Usually what you do with any rubber treating compound is treat it, let it dry for 5-10 minutes or until there IS no residue. Rubber Renue is an acetone-based compound, the acetone does evaporate after you apply the compound... Its the acetone that gives it the strong smell, and DEFINITELY NOT something to use in an enclosed area... It used to come in glass jars, I knocked mine off the corner of my desk onto the waxed tiled floor of my office one day... Couldn't use my office for about 3 days after cleaning it up, and then they had to replace the tiles because the acetone stripped the finish off them.... No, its NOT good to get it on the plastic parts of the printer...Depending on the quality/grade of plastic it CAN melt it or deform it if you get enough on it... If you're doing feed rollers that are still installed in the printer and there are any plastic bits that touch the roller (feed cams etc), you can clean the roller in "strips", that is, clean the visible piece, let it dry, advance the roller, clean the next strip, etc.... Generally you just need enough on your q-tip to wet the roller slightly, you don't need to douse it... Possibly a bit of scrubbing if you notice grunge coming off on the q-tip... On tape deck and VCR pinch rollers, that grunge is oxide shed from the tape traveling between the pinch roller and the capstan. On printers, that grunge is usually toner...

One more public safety warning about this stuff, never EVER use it for significant periods in an a tine enclosed space (like on an old betamax video tape recorder, the HUGE old ones that took the 1" tapes, inside its rolling cabinet into which it has been mounted and cannot be removed without bolt cutters and a crane) and then do tequila shots with the science teacher whose old video tape recorder you just cleaned and then go to the bar with the other teachers (because it seemed like a good idea at the time) and then get home and remember at 10:30 that night you have to write up a quiz to give to your Grade 6 class the following morning... I don't think its likely to ever happen to you, but if it does, DON'T write up the quiz! Everyone will fail, and you won't have a clue why because you won't be able to remember ANYTHING about what you wrote in it....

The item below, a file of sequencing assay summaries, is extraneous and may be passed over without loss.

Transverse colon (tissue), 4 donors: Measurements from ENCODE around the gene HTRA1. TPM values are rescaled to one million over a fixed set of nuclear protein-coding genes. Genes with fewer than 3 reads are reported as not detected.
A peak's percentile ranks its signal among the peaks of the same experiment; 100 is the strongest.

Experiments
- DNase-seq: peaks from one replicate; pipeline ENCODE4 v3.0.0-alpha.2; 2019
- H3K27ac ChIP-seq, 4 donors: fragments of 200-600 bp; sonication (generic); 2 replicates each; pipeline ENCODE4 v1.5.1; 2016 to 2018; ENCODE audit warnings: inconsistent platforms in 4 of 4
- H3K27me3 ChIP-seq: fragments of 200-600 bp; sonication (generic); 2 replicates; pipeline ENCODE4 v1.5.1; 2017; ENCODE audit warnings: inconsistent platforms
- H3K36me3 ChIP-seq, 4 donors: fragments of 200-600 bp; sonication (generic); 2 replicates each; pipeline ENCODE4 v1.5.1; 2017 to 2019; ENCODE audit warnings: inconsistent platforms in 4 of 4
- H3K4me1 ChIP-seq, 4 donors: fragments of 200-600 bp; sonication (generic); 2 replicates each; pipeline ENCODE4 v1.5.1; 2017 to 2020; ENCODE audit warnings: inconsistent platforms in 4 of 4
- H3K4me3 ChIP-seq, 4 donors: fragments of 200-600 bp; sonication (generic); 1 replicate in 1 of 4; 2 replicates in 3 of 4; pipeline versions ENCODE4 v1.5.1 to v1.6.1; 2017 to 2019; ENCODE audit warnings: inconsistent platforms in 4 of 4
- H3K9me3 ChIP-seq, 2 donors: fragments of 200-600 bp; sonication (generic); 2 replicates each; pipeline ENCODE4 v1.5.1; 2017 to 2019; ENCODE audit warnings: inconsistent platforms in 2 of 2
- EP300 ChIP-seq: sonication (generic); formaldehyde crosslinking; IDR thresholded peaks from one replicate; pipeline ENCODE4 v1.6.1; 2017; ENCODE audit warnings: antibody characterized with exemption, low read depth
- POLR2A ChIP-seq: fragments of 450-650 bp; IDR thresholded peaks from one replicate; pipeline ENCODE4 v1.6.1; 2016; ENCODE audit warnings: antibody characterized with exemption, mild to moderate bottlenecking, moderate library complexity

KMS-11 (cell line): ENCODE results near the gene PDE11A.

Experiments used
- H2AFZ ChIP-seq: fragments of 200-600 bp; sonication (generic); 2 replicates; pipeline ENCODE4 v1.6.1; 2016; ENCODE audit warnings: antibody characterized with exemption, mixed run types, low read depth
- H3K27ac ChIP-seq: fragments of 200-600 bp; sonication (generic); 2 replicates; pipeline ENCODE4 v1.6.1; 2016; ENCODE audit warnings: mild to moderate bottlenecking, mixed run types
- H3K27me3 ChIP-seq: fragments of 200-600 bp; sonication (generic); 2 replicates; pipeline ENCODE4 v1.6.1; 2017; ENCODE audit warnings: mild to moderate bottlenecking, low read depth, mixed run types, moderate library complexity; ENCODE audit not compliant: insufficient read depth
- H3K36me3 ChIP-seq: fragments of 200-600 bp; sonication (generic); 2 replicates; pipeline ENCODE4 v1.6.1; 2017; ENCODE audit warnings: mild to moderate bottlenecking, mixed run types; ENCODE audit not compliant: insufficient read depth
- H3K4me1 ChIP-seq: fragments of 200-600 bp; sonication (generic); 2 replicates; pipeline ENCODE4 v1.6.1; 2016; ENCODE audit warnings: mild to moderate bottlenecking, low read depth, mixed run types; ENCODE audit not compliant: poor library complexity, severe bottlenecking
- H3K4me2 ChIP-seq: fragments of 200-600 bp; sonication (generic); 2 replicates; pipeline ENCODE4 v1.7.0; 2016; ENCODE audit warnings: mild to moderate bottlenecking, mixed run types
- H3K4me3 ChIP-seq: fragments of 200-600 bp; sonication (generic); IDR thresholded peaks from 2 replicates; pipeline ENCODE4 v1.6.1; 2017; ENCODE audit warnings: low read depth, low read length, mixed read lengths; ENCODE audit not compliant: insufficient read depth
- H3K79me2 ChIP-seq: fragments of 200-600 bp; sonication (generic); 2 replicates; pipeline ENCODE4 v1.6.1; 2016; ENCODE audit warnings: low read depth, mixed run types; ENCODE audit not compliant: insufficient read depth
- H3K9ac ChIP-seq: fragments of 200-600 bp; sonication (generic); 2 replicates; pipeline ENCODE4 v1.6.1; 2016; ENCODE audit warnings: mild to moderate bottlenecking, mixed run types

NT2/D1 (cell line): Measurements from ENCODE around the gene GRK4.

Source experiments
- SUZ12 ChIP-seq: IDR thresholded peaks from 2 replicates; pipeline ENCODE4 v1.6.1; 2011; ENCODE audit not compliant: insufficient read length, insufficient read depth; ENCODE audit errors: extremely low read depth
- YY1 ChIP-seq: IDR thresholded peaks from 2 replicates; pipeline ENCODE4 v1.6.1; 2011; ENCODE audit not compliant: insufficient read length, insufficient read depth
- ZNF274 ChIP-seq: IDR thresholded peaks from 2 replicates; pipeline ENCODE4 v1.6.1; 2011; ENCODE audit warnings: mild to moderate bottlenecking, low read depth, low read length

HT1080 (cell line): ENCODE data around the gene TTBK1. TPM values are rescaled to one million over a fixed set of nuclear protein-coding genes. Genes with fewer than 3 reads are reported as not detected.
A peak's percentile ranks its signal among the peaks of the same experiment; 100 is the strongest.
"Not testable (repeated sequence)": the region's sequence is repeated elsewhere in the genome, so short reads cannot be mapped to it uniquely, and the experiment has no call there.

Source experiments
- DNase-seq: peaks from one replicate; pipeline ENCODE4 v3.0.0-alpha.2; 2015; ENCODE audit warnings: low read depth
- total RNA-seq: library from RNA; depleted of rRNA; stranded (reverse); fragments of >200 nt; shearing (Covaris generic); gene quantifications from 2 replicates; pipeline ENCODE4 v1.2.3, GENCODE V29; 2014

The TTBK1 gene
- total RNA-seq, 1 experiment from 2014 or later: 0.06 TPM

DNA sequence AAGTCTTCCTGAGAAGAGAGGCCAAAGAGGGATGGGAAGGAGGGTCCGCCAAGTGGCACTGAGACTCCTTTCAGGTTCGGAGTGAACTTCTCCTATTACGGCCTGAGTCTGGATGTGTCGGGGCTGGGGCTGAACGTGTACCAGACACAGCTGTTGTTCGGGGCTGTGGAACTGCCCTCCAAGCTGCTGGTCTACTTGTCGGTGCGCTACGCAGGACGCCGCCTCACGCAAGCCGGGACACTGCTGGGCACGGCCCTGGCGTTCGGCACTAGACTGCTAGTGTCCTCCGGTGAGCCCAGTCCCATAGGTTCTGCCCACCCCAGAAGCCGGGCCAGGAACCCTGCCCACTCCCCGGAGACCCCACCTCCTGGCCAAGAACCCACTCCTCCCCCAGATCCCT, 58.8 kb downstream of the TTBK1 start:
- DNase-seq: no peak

simple_john
04-08-2010, 05:49 AM
Thanks little tractor guy, yeah, i know acetone :ROF

we used to use that stuff like water in organic chemistry...

thanks for all the info!!
:thanku::thanku::thanku:

CityFarmer
04-08-2010, 11:13 AM
I had the same issue with my 4050 laser jet a year ago and tried everything....even 600 grit emery paper. When I discovered how cheap and easy they are to fix, I just bought new ones.

Check out eBay or this site, for example:
http://www.feedroller.com/Store/index.php?cPath=1_17_86_37_342

If it is for work and under $20 per machine, it's well worth it.

Bountyhunter
04-08-2010, 02:33 PM
If residue is an issue, take some tractor pin feed paper and tear off the pin feed sides and run it through the printer.

My dot matrix printers, friction and pin feed have forward and backward capabilities at the push of the proper button. I still have two Epson MX80 units, one with Graftrax+ from the 1980's in addition to newer Panasonic and Epson dot matrix printers. Dot matrix printers are the cheapest way to print out large manuals and read me files off disks.

If you want extra absorbency, take some commercial (The brown rough stuff.) hand wiping paper and trim it down to size using a paper shear and run that back and forth through your rollers.

Glad I saw this thread in that I have a commercial letter folder, and an envelope slitter whose rollers are getting stiff.

Bountyhunter